Get in touch
Vivien LebbonVivien.firstname.lastname@example.org +44 330 174 7486
Mark Thomtonmark.email@example.com +1 630 881 6885
Sonia KerrSonia.firstname.lastname@example.org +44 330 174 7267
Alishia Markwellalishia.email@example.com +44 330 124 8318
Kevin Baxterkevin.firstname.lastname@example.org +44 408 809922
BIG PartnershipWoodMac@BigPartnership.co.uk UK-based PR agency
- More than 70 networks already in operation, spanning multiple business models
- Growth on the horizon with DC fast-chargers set to grow sixtyfold by 2050
As electric vehicle (EV) adoption continues to rise, the market for public charging networks in North America is forecast to grow rapidly by 2050, according to Wood Mackenzie’s latest ‘Commercial landscape of EV charging networks in North America’ report.
The number of DC fast-chargers (DCFC), which have a charge rate between 50 kilowatt (kW) and 350 kW, is expected to grow more than sixtyfold between 2022 and 2050. Level 2 chargers, with a slower charge rate between 3 kW and 19 kW, are also set to increase thirtyfold in the same timeframe.
Nick Esch, Research Analyst, Grid Edge at Wood Mackenzie, said: “The role of public EV charging networks is crucial to provide a reliable and seamless charging experience as EV adoption continues to accelerate in the US. We are seeing collaboration and integrations among EV charging networks both old and new, as well as significant local and federal policy support, and investment across the public charging market.”
There are currently 73 active EV public charging networks in the US and Canada, which span across seven different network types, with many more entrants expected to join the market, according to Wood Mackenzie’s findings.
Amaiya Khardenavis, Analyst, EV Charging Infrastructure at Wood Mackenzie, said: “Gas stations, quick service restaurants, and convenience stores with existing locations are in the early stages of deploying public charging infrastructure as they look to capitalize on their existing retail footprint, as well as EV adoption.”
“The growth strategy of charging networks is focused on building their footprint in high-traffic locations, setting up roaming agreements with other networks, and installing high-power charging infrastructure to future-proof their sites,” Khardenavis added.
Fast-charging landscape led by Tesla
“A few networks with established footprints dominate the fast-charging landscape in the US and Canada, such as Tesla. They are followed by emerging networks that are established in regional markets with intentions to grow their reach to new markets,” Esch added.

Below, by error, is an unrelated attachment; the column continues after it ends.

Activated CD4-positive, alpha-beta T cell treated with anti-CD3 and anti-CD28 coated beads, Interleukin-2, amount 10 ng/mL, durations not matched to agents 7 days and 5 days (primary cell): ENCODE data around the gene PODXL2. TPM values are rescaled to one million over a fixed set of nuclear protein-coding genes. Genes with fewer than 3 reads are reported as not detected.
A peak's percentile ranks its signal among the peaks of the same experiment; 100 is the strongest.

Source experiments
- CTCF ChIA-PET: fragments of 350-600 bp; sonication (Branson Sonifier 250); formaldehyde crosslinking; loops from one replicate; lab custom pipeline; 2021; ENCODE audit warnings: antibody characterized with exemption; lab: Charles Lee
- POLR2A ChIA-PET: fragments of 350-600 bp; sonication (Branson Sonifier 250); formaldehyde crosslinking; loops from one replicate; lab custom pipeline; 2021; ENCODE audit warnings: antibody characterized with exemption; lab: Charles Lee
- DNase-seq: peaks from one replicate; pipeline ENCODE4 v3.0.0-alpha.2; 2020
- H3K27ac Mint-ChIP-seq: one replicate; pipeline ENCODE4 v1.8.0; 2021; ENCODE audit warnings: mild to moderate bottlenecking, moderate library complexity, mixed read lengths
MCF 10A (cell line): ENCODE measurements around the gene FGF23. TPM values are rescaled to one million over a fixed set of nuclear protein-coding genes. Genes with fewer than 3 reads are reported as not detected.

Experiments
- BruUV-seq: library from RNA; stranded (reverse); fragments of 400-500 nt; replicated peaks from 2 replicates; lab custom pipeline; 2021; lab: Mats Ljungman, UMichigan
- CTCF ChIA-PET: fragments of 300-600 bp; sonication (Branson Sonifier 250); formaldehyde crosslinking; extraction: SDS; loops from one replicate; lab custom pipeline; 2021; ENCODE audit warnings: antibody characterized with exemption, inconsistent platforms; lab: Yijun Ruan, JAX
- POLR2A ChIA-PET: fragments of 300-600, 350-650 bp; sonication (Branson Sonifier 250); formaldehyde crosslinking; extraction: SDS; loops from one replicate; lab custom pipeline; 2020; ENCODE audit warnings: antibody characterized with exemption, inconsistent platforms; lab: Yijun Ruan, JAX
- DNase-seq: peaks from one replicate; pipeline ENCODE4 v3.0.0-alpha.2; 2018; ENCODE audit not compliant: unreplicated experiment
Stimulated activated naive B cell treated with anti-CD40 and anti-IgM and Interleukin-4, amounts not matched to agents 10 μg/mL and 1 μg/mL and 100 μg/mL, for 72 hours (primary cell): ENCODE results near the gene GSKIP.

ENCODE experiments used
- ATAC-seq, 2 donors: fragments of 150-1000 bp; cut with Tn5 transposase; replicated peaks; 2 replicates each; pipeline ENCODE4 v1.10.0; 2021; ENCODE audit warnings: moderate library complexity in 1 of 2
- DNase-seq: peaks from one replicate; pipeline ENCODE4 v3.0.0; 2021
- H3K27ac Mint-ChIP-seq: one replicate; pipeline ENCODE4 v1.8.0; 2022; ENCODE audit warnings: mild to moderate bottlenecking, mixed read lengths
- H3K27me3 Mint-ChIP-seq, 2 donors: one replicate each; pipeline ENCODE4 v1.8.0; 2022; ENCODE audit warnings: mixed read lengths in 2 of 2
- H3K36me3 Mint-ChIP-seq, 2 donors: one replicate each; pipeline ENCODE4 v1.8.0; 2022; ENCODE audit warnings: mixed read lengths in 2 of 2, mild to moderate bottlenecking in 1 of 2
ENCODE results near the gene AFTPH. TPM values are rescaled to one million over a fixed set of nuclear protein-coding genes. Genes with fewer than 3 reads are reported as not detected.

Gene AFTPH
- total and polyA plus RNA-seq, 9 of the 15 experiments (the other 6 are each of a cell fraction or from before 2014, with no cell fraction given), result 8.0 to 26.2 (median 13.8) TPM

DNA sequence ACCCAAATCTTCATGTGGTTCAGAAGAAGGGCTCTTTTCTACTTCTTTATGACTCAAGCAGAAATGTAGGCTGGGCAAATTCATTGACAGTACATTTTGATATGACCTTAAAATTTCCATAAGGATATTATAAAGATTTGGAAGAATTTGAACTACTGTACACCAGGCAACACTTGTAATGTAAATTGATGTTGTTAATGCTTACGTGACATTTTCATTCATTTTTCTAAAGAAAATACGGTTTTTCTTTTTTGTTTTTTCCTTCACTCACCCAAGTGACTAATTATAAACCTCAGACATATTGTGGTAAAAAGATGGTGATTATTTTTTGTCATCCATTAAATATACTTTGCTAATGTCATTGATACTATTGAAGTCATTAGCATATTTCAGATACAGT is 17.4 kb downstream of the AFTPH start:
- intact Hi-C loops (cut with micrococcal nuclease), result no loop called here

Tesla leads the way with its fast-charging ‘Supercharger’ network in terms of total DCFC ports (17,408) and ports per station ratio of 10.5, making it the largest fast-charging network in North America. Followed by ChargePoint, EVgo and Electrify America, the three largest public fast-charging networks in the US, each with chargers in the vast majority of states and around population centres or highway cooridors.
ChargePoint dominates level 2 charging in the US
ChargePoint has the largest footprint of level 2 charging stations in the US, with robust coverage in nearly every major metropolitan region, with over 48,000 charging ports. Followed by the Tesla Destination network which has the second largest network by ports and footprint, with more than 12,500 ports.
The fifth largest network Blink acquired SemaConnect (third largest network) in the second quarter of 2022, and now has a combined network of more than 10,000 ports. PowerFlex is the fourth largest Level 2 network, primarily in California.
Electric utilities are standing up public charging networks, most with a limited scope
According to Wood Mackenzie’s findings, there are 19 utility-owned EV charging networks operating in North America. Among all utility-owned chargers in North America, Canadian utilities account for 55% of level 2 ports and 69% of DCFC ports.
“While US utilities have initiated investments in public charging, their scope is restricted in size and locations where chargers can be installed is limited by regulators. Canadian utilities have launched province-wide networks that outsize their private competitors,” Khardenavis added.
EV automakers have emerged as key players in public charging
Automakers are starting to focus on providing vehicle owners access to reliable public charging, by exploring partnerships with charging infrastructure developers or through direct investments in the deployment of chargers. For instance, General Motors partnered with EVgo to install 3,250 DCFCs in cities and suburbs. The company also announced plans to deploy 2,000 EVgo charging ports along Pilot and Flying J travel centers.
In collaboration with ChargePoint and MN8 Energy, Mercedes has committed to installing over 2,500 charging ports at over 400 locations in North America.
“Since the public EV charging space is highly fractionalized, EV automakers are aiming to own the customer relationship after the point of sale and play a larger role in public EV charging. Many are taking on the e-mobility service provider role, facilitating payments and navigation to chargers while also curating charging networks for their customers through integrations with public charging networks,” Khardenavis added.
Level 2 chargers – EV chargers with a charge rate between 3 kW and 19 kW of AC power.
DC fast-chargers (DCFC) – EV chargers that can achieve a charge rate between 50 kW and 350 kW.
Station – Site with one or more EVSEs at the same address.
Port – Provides power from the equipment to charge only one vehicle at a time.
EVSE (charger) – Standalone equipment at a station possessing one or more ports.